Tag Archives: Innovation

If All Screens Are TVs, What Then?

TVolution Last week, the Television Academy of Arts and Sciences announced that they would be awarding prestigious Emmy Awards in an expansion of the short-form series category. The deeper explanation of categories and requirements is:

The Emmys has expanded the short-form series awards to four categories: comedy or drama; variety; reality/non-fiction; and animation. Series must have a minimum of six episodes with an average length of 15 minutes or less, and be shown on traditional TV or via the Internet. Awards have also been added for short-form actor and actress as well.

What struck me is the inclusion of something that was not traditionally television within a “traditional” television environment. While not completely out of line with what the academy has done in the past – they have a membership group that focuses on digital content and they already expanded the meaning of Primetime when they included cable shows that could effectively be consumed at any time (a la HBO, Showtime, BBC) nearly two decades ago, before even DVRs and time shifting came around – it certainly seemed a bit of a land grab for an organization to stay relevant in the shifting of landscapes to an unknown future.

Then, there’s a lot of noise about Facebook making a play for the streaming rights to NFL games over the past day or so that really brings to question:

What do we consider a TV moving forward?
If all screens are TVs, how are people going to interact with them and content?
When will we start gaining from data insights in making it a better experience?

Just looking at Facebook and their want for live sports content, they’ve already driven video views on the platform to 100MM per day. The opportunity to completely do away with second screen environments – where your friend’s comments appear adjacent to the video, effectively making it a huge virtual sofa – is an evolutionary game changer. And, the predictive opportunity for delivering content based specifically on what you’ve been interested in that day or even that hour is mind-numbing.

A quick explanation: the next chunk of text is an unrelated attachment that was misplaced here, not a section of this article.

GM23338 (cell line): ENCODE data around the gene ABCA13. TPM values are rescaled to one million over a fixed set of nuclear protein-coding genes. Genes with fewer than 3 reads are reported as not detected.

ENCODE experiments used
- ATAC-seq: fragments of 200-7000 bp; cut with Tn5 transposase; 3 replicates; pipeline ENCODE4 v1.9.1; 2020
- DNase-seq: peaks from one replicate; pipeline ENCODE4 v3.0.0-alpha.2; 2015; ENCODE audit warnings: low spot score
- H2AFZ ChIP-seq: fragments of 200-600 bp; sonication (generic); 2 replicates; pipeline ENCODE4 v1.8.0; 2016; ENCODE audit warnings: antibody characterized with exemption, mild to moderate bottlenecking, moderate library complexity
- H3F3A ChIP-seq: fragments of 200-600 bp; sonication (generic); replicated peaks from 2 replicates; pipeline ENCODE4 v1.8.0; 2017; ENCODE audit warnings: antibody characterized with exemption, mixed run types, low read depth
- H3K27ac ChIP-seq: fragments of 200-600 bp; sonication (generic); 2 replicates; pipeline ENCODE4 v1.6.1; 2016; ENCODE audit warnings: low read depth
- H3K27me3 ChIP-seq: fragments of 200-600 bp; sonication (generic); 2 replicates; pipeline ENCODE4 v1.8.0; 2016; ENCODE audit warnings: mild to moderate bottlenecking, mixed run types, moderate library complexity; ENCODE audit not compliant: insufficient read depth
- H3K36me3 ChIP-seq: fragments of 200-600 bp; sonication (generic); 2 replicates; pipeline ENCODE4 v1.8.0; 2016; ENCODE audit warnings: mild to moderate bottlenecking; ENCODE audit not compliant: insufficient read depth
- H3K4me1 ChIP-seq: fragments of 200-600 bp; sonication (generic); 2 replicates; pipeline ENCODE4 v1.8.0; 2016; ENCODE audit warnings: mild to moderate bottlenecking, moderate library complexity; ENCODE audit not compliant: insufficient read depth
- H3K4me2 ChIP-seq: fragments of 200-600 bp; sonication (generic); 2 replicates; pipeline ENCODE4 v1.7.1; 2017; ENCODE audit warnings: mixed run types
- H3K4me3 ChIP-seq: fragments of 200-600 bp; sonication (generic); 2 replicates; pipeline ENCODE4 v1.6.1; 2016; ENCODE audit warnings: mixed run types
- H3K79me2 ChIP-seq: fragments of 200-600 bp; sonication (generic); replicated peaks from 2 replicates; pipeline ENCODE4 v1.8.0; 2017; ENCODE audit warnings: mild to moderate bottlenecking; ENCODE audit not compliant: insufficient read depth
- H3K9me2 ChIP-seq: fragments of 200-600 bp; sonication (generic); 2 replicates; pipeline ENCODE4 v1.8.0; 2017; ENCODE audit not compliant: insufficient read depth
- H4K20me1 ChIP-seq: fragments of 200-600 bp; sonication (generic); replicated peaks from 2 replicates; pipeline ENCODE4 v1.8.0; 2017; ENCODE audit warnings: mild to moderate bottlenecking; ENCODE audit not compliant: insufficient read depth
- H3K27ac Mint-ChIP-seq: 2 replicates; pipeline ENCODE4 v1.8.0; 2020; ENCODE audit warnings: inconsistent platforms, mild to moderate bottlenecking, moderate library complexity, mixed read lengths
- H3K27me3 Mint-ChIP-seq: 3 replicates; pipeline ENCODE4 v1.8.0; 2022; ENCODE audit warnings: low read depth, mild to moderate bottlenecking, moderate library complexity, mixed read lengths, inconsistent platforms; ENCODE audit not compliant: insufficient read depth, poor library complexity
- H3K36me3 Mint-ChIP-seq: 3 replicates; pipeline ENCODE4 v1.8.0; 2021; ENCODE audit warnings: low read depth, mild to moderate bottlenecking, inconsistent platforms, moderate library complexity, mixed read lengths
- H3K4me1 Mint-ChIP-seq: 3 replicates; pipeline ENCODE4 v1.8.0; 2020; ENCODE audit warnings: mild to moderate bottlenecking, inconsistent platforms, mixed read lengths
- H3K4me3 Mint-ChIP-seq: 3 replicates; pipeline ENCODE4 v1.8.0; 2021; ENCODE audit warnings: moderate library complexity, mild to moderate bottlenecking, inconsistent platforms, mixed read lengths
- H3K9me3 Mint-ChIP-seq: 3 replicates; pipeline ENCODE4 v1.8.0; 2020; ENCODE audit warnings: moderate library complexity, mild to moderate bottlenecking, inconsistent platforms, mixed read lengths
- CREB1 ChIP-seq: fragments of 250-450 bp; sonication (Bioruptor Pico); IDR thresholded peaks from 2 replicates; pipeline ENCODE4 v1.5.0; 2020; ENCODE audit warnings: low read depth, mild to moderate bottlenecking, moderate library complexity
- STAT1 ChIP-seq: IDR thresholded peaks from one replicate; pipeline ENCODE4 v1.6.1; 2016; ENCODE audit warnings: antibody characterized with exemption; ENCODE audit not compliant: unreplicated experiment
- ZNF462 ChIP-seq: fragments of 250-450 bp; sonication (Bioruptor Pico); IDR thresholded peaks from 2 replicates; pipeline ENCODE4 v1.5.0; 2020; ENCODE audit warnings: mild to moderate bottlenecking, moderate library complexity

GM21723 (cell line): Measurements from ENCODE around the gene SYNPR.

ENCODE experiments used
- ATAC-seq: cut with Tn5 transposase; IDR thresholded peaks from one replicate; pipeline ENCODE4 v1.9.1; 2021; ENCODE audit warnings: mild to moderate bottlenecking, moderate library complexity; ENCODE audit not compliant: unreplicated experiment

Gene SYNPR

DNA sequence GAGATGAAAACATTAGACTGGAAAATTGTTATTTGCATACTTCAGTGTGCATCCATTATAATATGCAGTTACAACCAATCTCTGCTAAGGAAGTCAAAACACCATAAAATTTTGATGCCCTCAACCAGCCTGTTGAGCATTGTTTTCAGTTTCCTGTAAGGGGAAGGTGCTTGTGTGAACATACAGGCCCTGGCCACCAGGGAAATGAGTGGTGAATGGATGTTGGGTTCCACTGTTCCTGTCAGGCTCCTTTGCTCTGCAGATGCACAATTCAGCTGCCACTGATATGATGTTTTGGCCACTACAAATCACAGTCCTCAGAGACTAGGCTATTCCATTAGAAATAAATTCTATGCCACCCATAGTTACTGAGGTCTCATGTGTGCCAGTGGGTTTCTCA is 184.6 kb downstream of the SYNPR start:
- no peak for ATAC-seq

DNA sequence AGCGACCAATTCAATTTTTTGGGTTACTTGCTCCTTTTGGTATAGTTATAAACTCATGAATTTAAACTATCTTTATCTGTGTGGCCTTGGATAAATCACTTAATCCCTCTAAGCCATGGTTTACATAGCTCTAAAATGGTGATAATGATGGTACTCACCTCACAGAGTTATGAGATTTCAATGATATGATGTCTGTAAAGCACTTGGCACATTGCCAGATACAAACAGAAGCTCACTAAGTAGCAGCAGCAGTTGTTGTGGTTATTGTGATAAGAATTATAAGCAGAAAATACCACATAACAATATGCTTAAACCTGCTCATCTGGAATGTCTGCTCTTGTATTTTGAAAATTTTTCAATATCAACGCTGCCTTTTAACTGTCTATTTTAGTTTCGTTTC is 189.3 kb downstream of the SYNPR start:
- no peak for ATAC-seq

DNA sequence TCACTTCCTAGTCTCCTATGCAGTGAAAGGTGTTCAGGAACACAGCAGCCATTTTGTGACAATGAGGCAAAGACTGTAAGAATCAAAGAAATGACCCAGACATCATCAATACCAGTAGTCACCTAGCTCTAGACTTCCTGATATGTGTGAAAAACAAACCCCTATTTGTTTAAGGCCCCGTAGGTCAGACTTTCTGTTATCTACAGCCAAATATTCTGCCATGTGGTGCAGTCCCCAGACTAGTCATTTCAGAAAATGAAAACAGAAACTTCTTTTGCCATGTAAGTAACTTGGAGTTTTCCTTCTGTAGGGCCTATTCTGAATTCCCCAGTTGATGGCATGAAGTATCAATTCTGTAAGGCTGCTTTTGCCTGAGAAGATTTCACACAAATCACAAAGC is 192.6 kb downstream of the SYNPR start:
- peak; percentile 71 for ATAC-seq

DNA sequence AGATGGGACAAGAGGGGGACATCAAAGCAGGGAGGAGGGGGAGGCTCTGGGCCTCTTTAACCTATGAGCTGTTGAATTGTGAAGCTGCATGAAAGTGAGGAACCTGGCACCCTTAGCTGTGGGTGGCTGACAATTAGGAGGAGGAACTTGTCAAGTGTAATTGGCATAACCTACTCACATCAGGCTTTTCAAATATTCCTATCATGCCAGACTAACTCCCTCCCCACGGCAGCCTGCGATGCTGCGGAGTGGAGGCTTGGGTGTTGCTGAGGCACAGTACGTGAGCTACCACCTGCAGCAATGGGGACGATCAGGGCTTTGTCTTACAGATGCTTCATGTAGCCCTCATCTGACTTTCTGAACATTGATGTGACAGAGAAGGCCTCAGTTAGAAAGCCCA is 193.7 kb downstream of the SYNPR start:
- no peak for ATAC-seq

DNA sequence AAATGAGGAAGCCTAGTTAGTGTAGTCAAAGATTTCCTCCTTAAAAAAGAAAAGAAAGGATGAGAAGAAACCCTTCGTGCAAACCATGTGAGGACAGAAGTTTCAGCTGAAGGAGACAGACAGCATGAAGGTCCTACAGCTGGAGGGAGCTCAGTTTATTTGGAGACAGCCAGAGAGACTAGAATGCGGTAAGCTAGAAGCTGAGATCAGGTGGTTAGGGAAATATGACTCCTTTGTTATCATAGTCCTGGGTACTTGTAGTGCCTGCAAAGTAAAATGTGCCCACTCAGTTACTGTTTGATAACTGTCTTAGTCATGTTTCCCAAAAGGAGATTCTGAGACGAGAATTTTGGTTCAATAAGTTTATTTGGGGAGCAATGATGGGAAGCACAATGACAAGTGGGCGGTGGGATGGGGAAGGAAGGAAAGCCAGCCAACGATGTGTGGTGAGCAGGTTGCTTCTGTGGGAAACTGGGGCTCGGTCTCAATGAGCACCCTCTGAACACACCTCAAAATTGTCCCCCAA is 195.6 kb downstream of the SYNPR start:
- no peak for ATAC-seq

One challenge in all of this is how closely tied to the past TV – of any form -remains. Though the rising interactivity allows for lean forward video consumption, there are far more viewers sticking to the lean back model. They still might make a selection off their DVR, VOD, or even that time-worn event of choosing a channel, but why can’t we start moving toward content delivered in linear fashion based on what you would probably be interested in right now?

Why do we see a huge amount of content highlighted based on what we watched in the middle of the night on Netflix when I’m logging in with my kids mid-day on a weekend? How come I do an incredible amount of searching on Google, yet their owned YouTube only prompts videos that I’ve already showed my kids on my computer a month prior? When will Facebook come forward with a “You’ll Also Like” product based on what video I’ve consumed and not what my friends post? (To give Facebook credit, they’ve done something like this, but it comes across as being more advertising than value-add.)

I do see a time when we will be able to turn on a stream of content – both short and long-form – and predictive technologies will line up the content and you can choose to watch or skip. The reality is that there is so much data there, it’s sort of silly not to use it. Whether it is Google or Facebook that have people exploring on a daily basis – and they also deliver content – or Cable/Satellite providers who might have relationships with data providers, there should be an ability to curate in real-time what the viewer might want right now. The use of data right now is usually only good for showing me what I was interested in then. Imagine the possibilities if we could have what is top-of-mind now delivered to us.